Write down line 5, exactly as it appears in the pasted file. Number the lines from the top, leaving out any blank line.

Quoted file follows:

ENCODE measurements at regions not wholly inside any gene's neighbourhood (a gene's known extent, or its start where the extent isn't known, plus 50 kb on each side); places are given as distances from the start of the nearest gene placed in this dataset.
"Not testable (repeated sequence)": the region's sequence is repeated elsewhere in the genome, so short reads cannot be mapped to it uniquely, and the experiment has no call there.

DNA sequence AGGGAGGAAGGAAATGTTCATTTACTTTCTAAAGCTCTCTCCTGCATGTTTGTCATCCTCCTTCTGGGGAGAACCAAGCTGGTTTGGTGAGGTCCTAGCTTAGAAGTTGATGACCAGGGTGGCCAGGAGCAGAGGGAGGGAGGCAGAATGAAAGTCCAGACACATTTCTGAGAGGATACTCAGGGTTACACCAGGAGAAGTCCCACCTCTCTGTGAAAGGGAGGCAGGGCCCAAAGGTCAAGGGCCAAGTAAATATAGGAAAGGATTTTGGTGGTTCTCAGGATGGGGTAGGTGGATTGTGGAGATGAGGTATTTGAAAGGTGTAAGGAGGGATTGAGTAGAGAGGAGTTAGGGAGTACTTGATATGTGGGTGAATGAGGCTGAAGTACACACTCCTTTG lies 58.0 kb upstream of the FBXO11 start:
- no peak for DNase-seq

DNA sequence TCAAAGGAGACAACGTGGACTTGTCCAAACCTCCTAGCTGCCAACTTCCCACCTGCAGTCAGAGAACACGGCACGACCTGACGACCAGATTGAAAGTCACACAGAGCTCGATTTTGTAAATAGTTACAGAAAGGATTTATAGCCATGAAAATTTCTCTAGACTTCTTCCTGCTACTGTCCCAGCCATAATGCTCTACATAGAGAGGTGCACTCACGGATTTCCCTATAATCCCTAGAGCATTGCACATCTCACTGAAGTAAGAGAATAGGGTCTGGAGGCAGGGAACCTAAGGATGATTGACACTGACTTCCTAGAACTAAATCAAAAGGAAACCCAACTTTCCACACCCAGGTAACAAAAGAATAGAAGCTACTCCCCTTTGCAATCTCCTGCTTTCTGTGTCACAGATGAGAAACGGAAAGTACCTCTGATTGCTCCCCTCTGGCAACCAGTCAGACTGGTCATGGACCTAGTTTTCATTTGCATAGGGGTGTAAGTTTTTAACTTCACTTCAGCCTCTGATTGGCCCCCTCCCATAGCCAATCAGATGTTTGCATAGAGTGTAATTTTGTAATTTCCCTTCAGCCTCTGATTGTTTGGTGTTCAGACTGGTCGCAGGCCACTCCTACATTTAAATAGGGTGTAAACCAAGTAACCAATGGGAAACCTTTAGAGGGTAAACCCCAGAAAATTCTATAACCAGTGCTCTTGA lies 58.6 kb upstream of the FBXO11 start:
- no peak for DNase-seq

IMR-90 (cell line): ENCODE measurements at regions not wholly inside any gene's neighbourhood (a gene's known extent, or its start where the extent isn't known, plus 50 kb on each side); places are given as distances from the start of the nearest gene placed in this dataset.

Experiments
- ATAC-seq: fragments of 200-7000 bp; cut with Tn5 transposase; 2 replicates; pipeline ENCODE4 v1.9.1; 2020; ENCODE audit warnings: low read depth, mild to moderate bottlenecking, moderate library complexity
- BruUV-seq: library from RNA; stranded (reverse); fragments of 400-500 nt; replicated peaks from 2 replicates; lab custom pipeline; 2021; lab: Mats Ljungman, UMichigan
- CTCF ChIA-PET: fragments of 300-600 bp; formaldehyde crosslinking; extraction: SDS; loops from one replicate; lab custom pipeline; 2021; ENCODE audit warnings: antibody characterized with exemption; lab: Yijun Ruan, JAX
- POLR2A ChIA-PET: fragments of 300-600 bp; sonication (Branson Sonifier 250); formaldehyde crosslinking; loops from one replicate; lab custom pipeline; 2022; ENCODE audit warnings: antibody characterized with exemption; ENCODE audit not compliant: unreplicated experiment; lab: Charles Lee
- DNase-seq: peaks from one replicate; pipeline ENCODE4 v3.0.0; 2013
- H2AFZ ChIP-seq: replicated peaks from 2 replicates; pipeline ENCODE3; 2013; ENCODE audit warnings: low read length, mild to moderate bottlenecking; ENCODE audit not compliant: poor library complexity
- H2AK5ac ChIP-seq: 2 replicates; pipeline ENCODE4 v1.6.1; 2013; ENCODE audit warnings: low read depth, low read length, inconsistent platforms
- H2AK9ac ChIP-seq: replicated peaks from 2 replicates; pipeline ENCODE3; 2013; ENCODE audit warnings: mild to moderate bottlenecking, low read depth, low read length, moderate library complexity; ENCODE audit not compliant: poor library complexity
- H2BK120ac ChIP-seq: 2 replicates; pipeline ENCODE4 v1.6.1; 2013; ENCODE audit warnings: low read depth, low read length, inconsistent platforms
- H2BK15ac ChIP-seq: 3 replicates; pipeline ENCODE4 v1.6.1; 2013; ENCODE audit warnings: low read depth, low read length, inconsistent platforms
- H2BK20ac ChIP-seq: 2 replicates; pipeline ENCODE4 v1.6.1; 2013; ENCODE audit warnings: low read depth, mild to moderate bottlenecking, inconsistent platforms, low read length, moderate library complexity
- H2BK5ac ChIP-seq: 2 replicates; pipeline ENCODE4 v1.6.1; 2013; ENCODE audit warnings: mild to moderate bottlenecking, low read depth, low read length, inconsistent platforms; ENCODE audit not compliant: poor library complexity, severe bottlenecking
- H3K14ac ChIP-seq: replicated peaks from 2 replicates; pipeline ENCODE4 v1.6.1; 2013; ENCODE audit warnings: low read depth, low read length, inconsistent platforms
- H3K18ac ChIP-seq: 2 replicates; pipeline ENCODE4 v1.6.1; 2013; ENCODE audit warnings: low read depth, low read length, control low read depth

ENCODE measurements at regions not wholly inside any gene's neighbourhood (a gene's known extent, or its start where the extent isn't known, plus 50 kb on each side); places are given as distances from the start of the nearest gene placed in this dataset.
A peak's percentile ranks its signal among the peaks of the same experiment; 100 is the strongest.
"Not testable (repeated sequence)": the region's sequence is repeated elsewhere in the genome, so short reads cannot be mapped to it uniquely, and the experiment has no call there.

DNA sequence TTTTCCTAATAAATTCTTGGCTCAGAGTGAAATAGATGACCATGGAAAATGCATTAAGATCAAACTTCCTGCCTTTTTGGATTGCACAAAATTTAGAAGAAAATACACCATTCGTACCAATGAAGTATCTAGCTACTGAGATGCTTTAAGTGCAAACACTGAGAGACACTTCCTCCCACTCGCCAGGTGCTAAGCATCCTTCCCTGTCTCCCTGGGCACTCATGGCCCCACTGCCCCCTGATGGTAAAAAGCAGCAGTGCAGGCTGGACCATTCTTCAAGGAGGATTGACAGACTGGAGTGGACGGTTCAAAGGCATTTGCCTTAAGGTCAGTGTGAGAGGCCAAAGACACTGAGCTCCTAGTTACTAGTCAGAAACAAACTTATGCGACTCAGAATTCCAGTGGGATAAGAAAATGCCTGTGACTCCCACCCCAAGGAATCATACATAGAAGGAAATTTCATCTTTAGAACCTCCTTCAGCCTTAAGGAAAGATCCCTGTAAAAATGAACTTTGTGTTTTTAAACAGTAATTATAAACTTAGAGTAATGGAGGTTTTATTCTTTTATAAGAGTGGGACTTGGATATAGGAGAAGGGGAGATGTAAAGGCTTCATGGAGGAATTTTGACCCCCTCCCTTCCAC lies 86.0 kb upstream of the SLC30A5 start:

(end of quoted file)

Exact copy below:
DNA sequence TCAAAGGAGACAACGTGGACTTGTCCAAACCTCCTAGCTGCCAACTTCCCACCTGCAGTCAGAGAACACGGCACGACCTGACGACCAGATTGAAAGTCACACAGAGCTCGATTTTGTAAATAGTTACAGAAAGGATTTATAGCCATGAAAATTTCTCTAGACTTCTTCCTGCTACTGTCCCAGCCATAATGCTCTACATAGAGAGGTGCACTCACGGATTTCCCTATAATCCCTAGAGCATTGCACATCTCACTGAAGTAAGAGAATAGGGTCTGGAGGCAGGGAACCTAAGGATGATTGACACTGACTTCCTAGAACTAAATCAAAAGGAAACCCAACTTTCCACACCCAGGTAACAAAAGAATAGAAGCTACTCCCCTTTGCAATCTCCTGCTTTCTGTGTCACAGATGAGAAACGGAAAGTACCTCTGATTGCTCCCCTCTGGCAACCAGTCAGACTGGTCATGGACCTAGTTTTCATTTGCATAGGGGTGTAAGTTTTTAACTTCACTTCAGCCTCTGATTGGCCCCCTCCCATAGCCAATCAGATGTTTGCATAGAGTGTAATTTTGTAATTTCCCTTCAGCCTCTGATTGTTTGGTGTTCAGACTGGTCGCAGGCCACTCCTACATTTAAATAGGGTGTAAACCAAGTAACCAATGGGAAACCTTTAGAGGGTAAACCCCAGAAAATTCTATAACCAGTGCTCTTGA lies 58.6 kb upstream of the FBXO11 start: